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I've still  got some Wynton and Branford around and some Lovano too (don't think of him as a Young Lion particularly) but don't listen to any of it for pleasure or enlightenment, just keep the Marsalis stuff if I need to cite representative performances in the course of some argument or other.  My memory is that some of the Lovano medium-sized ensemble albums were interesting (e.g the Gunther Schuller one), but I haven't revisited them. Lovano in a blowing setting? Not for me.

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I still listen to all the Kenny Garrett Warner's, the Branford trio records, and Wynton's Live at Blues Alley and Jeff Tain Watts albums so yes, I do as well as Roy Hargrove.  This is the music that inspires Connie Han for example, but I've listened to that stuff for a while, yes.  Joshua Redman Spirit of the Moment.  This is all music that has inspired the generations of players after them like Jeremy Pelt, Ethan Iverson so it's still relevant

Edited by CJ Shearn

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Wasn't Roy Hargrove deemed to be part of that Young Lions group?  I still listen to, and love, his recordings.  Cyrus Chestnut too.  And Winard Harper -- he made several very good recordings back in the day that are worth rehearing.  I have not heard much from him recently though.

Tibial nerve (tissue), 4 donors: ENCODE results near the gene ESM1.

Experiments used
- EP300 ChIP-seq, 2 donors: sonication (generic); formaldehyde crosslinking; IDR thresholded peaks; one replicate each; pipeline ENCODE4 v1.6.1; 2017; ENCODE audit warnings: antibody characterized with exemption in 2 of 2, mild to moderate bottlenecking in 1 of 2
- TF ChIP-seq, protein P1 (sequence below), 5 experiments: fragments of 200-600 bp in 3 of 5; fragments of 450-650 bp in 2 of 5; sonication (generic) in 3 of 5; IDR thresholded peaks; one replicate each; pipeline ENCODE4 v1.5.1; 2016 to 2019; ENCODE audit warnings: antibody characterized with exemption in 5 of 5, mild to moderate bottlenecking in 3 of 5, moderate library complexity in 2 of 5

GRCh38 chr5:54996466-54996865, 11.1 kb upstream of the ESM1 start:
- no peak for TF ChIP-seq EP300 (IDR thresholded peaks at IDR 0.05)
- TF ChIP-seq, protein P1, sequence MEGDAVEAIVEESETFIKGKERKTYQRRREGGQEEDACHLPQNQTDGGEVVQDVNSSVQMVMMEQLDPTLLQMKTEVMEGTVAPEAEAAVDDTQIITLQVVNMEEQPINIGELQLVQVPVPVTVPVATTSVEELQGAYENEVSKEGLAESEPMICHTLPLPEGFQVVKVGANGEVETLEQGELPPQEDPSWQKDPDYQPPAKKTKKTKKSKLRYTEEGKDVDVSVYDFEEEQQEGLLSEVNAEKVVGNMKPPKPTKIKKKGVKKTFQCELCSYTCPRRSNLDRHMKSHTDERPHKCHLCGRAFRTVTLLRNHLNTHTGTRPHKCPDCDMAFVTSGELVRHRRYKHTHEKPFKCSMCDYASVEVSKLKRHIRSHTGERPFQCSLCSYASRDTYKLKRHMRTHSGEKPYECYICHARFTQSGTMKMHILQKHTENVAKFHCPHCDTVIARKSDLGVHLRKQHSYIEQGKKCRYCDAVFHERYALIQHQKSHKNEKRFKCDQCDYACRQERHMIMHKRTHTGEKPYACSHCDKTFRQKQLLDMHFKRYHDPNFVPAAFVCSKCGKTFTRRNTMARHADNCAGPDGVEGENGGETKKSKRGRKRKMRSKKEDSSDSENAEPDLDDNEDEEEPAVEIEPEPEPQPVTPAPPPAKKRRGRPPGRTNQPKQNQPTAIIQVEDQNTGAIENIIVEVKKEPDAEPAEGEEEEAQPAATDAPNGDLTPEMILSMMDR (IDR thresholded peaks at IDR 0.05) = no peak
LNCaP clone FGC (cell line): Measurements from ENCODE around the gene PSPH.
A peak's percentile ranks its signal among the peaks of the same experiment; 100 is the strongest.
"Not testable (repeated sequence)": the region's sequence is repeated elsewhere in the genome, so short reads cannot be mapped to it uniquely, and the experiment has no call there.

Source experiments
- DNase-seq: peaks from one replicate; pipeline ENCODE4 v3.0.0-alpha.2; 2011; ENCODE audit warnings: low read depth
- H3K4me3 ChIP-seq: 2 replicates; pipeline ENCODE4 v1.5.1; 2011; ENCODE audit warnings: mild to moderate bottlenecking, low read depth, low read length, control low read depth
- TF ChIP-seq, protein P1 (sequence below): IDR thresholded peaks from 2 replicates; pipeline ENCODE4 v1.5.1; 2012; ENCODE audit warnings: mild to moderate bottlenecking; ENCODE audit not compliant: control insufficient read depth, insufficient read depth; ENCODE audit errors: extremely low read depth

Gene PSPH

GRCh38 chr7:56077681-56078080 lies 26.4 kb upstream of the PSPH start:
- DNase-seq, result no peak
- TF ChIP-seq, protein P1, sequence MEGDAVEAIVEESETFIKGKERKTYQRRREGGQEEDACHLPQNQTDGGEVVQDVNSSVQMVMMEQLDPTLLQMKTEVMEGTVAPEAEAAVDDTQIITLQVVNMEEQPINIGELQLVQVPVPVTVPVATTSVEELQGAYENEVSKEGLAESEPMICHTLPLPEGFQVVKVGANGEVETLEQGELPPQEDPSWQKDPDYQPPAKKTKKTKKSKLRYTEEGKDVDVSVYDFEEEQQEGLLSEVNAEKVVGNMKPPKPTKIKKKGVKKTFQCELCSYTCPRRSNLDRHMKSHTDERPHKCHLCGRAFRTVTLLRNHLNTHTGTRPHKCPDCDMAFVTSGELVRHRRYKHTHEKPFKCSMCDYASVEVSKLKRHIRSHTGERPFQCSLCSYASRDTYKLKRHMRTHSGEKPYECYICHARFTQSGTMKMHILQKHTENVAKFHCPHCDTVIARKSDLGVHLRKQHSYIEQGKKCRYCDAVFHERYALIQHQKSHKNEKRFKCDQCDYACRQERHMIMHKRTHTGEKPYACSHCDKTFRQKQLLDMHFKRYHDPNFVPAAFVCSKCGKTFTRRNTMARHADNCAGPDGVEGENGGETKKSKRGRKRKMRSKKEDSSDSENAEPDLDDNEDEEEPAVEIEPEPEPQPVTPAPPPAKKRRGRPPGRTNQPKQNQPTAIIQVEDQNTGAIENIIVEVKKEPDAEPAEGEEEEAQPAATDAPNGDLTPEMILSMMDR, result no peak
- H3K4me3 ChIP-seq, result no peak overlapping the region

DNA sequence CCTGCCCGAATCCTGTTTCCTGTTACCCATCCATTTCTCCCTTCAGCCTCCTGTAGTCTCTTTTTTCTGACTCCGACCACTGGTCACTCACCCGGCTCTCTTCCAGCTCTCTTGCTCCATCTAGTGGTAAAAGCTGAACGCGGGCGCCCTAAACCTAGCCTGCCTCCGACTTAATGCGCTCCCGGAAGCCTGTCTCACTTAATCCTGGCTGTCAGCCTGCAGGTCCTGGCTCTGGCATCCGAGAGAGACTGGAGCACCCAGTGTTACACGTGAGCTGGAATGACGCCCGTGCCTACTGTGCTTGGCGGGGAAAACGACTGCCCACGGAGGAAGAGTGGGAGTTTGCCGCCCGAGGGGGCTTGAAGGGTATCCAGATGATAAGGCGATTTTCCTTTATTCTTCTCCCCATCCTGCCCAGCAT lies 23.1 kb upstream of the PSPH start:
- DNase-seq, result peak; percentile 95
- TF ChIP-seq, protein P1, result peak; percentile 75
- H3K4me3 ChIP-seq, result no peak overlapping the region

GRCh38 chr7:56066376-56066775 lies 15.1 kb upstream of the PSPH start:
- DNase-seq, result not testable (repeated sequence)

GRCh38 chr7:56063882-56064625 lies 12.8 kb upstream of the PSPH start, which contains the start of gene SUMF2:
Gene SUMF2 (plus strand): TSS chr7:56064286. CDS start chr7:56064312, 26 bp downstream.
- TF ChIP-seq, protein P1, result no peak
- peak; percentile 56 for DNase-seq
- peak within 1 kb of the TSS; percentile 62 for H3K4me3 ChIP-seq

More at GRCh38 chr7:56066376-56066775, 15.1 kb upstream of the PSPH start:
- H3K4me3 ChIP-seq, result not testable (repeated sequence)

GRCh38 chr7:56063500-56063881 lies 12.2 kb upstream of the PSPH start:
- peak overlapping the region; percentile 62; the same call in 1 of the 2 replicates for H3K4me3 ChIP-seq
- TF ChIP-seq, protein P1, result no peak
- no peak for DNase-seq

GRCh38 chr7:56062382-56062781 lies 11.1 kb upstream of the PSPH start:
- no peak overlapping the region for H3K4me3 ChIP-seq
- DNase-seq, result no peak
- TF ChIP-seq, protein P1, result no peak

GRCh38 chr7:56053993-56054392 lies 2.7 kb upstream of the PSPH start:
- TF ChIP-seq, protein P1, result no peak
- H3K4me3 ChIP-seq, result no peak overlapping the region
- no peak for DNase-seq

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The one early Wynton Marsalis record that has somehow stayed with me is J Mood.   I don't know why, but sometimes I just feel like listening to it.   It has a certain vibe that I like.   

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5 minutes ago, duaneiac said:

Wasn't Roy Hargrove deemed to be part of that Young Lions group?  I still listen to, and love, his recordings.  Cyrus Chestnut too.  And Winard Harper -- he made several very good recordings back in the day that are worth rehearing.  I have not heard much from him recently though.

Absolutely ... and a Marsalis "discovery" IIRC.